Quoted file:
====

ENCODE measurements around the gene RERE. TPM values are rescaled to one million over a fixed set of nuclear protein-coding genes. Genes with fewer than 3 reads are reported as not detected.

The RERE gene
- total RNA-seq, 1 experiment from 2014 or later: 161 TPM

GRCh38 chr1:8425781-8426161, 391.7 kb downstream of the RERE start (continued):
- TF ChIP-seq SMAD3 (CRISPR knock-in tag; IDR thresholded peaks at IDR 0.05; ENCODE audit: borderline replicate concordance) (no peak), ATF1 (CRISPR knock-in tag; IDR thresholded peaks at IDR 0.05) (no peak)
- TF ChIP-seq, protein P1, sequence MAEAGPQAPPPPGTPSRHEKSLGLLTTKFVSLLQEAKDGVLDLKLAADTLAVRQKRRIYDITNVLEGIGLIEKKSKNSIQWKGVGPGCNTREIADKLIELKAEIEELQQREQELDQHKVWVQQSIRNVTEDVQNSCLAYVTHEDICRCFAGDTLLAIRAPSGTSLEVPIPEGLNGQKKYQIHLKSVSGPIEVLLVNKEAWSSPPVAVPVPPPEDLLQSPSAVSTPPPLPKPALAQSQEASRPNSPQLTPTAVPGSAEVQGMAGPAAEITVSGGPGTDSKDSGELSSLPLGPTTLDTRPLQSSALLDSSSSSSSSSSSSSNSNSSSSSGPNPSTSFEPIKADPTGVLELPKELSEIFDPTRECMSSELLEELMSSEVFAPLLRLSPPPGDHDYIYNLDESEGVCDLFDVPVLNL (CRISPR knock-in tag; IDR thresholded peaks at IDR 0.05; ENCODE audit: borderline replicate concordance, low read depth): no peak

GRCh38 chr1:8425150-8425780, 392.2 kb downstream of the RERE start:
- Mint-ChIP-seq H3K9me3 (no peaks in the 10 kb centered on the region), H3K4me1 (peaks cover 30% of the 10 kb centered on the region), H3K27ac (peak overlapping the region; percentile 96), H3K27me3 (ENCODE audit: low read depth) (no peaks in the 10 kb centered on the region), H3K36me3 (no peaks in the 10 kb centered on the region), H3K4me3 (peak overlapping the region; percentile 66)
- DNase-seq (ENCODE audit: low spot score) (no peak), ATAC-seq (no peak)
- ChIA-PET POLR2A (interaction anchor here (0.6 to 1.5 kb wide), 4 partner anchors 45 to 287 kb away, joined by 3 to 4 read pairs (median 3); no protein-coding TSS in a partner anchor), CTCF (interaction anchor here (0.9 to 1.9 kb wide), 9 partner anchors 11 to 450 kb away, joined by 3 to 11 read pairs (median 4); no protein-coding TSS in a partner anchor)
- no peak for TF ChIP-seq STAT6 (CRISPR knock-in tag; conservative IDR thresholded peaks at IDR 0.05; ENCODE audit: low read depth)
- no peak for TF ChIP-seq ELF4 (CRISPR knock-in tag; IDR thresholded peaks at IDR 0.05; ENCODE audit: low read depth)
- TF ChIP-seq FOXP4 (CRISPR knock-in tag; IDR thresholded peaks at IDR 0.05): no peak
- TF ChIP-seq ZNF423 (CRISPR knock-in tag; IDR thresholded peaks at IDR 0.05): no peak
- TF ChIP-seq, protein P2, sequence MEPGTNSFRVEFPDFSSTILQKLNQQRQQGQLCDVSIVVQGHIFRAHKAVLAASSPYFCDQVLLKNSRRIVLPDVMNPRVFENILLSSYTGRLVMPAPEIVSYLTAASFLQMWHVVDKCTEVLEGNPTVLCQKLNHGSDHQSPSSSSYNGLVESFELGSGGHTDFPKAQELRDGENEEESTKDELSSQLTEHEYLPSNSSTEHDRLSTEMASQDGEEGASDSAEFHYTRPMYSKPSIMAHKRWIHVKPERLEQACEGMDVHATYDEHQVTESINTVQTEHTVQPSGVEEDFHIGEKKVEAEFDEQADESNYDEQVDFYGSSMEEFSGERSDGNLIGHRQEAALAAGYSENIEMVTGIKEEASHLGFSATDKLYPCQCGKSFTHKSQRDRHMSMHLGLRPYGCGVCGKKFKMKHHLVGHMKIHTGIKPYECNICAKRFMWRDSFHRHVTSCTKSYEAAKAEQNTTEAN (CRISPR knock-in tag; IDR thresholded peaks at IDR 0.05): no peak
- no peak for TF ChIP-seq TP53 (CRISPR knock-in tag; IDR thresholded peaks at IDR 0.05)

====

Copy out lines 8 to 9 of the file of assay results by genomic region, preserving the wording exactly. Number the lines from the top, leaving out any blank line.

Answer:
- Mint-ChIP-seq H3K9me3 (no peaks in the 10 kb centered on the region), H3K4me1 (peaks cover 30% of the 10 kb centered on the region), H3K27ac (peak overlapping the region; percentile 96), H3K27me3 (ENCODE audit: low read depth) (no peaks in the 10 kb centered on the region), H3K36me3 (no peaks in the 10 kb centered on the region), H3K4me3 (peak overlapping the region; percentile 66)
- DNase-seq (ENCODE audit: low spot score) (no peak), ATAC-seq (no peak)